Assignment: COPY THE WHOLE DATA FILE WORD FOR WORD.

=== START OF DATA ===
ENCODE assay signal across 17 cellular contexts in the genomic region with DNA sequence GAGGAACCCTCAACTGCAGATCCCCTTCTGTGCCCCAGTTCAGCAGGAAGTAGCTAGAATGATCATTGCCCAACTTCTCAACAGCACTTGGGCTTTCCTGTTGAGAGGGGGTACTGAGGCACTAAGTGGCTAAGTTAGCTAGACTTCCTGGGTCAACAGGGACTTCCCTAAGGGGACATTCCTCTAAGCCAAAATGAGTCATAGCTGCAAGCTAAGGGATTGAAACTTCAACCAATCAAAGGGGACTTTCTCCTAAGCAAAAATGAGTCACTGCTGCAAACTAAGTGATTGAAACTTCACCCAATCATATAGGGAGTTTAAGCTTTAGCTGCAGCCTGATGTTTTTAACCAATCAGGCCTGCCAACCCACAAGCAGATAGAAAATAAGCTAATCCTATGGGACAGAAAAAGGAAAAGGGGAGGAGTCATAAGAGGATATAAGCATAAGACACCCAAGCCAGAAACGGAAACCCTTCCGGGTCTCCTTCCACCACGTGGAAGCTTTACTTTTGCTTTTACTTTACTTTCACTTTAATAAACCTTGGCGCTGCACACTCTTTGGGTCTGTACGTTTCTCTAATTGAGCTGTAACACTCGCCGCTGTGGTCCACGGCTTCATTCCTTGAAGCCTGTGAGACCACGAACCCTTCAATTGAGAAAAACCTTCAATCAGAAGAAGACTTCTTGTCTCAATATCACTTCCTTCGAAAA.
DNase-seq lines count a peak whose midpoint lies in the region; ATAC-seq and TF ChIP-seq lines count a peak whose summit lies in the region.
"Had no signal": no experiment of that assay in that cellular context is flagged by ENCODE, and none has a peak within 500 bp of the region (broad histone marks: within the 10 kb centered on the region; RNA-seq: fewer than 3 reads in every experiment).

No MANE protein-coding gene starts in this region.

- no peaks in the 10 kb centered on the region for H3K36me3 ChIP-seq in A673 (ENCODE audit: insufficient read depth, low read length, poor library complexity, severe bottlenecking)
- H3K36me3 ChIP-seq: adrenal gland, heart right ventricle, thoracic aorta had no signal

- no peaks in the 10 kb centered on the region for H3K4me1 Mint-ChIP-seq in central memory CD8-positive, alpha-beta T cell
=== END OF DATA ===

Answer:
ENCODE assay signal across 17 cellular contexts in the genomic region with DNA sequence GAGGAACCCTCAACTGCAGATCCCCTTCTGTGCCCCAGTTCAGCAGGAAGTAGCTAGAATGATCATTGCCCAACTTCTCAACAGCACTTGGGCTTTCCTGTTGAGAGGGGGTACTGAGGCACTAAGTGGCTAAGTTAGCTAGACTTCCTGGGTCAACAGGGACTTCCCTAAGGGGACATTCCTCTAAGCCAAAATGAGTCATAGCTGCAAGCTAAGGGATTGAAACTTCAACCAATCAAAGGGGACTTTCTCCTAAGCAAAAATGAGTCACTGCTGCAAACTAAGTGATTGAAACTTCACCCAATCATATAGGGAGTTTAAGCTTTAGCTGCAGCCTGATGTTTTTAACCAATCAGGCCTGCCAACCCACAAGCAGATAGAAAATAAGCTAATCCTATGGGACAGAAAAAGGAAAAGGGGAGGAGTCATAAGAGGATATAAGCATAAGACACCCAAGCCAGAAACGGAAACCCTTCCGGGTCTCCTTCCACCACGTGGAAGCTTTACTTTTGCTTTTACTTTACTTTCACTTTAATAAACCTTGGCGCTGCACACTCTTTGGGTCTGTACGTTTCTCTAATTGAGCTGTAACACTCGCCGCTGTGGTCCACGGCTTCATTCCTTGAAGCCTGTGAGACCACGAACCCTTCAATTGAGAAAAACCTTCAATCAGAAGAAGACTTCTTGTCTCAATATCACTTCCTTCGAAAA.
DNase-seq lines count a peak whose midpoint lies in the region; ATAC-seq and TF ChIP-seq lines count a peak whose summit lies in the region.
"Had no signal": no experiment of that assay in that cellular context is flagged by ENCODE, and none has a peak within 500 bp of the region (broad histone marks: within the 10 kb centered on the region; RNA-seq: fewer than 3 reads in every experiment).

No MANE protein-coding gene starts in this region.

- no peaks in the 10 kb centered on the region for H3K36me3 ChIP-seq in A673 (ENCODE audit: insufficient read depth, low read length, poor library complexity, severe bottlenecking)
- H3K36me3 ChIP-seq: adrenal gland, heart right ventricle, thoracic aorta had no signal

- no peaks in the 10 kb centered on the region for H3K4me1 Mint-ChIP-seq in central memory CD8-positive, alpha-beta T cell